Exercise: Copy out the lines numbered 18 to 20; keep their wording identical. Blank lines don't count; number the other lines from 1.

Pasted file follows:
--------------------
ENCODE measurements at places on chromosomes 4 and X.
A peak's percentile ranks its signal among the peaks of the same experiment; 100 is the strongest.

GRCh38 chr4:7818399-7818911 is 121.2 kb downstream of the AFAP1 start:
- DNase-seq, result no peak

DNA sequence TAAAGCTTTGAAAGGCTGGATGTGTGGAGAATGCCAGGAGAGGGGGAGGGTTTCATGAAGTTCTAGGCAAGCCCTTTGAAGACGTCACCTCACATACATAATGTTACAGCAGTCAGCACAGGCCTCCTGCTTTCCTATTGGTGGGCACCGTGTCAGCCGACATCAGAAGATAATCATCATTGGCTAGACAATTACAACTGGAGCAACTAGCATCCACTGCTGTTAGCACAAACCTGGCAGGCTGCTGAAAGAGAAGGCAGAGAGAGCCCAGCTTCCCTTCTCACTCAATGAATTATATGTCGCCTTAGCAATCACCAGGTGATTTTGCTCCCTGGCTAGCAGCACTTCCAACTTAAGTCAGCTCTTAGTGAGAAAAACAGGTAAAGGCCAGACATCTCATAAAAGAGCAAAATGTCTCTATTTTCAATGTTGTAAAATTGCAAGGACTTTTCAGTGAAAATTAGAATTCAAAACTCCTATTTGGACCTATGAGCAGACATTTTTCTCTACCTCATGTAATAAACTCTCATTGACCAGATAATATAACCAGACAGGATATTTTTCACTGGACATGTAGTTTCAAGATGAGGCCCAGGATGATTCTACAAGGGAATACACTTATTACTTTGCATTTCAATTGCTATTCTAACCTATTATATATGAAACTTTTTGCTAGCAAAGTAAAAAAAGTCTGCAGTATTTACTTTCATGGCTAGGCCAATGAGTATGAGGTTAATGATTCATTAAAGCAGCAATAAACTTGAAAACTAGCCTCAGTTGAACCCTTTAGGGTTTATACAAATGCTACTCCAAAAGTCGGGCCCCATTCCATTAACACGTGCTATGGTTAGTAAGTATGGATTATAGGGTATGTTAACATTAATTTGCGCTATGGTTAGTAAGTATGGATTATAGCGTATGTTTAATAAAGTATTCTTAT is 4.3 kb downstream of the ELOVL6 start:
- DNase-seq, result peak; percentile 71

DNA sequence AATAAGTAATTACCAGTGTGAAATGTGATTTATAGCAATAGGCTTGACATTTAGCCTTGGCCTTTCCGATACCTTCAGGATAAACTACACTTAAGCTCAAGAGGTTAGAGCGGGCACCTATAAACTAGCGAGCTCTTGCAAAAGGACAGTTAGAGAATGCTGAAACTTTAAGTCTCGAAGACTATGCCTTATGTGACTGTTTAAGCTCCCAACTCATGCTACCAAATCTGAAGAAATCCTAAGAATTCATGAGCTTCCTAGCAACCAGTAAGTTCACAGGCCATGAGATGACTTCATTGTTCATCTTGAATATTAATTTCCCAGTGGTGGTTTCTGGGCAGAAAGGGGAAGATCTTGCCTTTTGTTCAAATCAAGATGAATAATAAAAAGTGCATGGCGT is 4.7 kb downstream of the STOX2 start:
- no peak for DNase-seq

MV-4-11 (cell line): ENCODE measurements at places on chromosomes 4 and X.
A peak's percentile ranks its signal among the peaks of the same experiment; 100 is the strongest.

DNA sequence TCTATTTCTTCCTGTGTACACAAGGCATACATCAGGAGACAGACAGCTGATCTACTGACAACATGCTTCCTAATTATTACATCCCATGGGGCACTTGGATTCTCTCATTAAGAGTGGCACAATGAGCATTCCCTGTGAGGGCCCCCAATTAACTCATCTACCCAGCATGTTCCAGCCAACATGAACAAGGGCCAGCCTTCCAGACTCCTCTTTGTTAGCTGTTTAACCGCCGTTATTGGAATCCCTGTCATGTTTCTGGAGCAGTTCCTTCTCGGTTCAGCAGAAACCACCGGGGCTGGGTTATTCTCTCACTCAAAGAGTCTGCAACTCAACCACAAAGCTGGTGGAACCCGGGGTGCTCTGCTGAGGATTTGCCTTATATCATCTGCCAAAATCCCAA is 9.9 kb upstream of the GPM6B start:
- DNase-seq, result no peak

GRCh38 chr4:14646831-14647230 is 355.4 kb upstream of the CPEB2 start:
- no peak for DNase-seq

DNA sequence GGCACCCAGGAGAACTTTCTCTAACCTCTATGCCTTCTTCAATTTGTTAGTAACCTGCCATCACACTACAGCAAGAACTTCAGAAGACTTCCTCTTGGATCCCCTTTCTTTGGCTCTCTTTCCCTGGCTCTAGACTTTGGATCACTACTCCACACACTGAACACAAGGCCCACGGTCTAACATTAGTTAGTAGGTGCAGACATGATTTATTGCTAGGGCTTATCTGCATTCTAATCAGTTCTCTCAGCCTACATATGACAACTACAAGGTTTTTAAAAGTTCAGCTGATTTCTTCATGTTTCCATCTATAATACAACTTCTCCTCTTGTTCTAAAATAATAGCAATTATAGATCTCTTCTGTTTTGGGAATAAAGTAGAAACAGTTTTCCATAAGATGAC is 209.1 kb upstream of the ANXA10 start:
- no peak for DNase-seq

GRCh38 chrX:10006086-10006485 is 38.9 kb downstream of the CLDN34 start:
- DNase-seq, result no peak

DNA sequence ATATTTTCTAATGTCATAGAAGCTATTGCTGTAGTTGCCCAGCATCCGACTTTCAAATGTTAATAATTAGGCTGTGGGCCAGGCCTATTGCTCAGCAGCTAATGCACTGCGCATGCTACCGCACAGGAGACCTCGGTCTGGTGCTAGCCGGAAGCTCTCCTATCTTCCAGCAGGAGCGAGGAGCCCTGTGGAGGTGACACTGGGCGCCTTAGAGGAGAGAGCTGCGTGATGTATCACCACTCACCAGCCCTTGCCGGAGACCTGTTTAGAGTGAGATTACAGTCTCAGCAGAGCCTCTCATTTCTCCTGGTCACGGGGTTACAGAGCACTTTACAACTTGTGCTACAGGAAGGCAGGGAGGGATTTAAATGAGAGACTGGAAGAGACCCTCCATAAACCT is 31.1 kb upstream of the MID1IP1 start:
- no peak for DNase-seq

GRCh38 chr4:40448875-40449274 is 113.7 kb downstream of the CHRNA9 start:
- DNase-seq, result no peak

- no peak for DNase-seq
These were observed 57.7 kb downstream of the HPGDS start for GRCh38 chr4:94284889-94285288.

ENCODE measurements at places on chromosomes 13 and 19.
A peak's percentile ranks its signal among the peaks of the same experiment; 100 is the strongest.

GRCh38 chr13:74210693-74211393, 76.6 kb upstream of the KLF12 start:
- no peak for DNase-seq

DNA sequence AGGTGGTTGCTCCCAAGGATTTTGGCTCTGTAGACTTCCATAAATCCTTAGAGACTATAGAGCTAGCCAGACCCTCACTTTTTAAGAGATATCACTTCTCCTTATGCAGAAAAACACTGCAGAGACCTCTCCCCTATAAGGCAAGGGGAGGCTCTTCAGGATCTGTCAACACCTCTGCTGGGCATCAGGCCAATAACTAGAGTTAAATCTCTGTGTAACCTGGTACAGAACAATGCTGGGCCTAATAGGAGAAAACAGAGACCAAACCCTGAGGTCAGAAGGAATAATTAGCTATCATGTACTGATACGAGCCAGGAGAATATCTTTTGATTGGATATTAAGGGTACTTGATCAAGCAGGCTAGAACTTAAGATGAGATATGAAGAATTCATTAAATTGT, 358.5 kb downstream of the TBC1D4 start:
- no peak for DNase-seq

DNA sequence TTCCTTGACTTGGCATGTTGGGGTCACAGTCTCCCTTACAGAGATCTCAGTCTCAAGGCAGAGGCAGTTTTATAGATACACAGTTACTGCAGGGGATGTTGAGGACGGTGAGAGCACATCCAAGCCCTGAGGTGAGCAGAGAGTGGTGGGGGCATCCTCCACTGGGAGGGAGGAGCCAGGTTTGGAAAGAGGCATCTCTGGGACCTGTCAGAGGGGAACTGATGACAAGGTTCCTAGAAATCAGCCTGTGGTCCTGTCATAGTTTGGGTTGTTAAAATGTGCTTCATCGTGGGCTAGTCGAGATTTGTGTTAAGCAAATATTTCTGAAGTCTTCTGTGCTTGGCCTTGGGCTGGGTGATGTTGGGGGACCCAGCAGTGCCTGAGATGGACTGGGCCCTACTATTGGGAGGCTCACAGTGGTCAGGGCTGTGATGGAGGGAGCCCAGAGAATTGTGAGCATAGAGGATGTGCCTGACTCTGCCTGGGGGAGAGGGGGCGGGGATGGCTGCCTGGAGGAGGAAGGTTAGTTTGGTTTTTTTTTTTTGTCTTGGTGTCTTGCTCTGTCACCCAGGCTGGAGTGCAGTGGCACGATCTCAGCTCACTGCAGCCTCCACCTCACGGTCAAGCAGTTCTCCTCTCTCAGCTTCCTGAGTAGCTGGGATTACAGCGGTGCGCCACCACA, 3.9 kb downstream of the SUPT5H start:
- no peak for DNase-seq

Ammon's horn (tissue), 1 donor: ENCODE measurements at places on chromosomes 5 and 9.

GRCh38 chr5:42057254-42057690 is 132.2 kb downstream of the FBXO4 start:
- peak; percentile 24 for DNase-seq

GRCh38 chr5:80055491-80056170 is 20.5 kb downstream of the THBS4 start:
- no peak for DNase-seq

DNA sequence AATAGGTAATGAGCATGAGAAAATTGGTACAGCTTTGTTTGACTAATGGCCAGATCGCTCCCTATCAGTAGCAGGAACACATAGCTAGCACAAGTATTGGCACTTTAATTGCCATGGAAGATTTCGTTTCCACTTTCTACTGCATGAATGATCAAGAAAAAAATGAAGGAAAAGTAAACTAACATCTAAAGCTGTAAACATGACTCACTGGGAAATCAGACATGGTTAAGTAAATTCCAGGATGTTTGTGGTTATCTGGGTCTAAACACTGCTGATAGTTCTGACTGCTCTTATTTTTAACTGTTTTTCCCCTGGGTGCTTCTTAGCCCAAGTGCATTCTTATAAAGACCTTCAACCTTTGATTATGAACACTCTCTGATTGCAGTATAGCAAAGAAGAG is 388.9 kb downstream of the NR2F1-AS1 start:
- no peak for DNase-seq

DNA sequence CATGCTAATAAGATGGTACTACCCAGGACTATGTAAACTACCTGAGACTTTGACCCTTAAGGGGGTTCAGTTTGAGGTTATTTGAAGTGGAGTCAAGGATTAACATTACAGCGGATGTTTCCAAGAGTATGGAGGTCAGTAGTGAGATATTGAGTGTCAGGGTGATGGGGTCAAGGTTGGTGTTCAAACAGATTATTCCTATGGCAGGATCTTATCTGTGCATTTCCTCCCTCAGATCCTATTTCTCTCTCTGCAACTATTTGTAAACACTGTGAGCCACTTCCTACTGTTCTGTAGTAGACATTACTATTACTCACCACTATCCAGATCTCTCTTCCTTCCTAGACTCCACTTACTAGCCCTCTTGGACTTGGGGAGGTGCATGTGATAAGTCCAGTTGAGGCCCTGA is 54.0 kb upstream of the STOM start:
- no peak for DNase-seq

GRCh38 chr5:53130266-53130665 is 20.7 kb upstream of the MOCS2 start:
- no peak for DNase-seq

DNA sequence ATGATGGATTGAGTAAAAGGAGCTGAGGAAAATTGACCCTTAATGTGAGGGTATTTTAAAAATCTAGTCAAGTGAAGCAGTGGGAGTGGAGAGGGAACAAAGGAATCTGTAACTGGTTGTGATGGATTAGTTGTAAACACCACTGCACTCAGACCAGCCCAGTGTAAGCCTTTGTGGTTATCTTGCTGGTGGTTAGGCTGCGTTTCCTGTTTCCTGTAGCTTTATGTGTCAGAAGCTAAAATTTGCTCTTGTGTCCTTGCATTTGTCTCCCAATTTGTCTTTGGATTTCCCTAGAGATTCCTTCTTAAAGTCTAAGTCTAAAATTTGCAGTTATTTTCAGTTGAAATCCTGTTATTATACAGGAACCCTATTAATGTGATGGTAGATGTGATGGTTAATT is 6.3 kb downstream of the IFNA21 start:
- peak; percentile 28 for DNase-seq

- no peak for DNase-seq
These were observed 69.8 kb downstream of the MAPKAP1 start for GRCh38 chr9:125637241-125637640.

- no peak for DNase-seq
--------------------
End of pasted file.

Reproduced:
- DNase-seq, result no peak

DNA sequence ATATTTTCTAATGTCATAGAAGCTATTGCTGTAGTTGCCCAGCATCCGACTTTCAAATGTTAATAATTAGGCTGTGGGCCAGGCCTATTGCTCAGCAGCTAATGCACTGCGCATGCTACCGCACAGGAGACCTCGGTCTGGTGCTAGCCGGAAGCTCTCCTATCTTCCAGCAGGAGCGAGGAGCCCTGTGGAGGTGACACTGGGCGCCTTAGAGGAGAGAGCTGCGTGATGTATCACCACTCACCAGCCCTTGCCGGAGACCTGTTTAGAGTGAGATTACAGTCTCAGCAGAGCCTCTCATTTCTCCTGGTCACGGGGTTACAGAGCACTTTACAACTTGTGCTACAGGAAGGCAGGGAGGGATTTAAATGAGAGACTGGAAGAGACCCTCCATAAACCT is 31.1 kb upstream of the MID1IP1 start:
- no peak for DNase-seq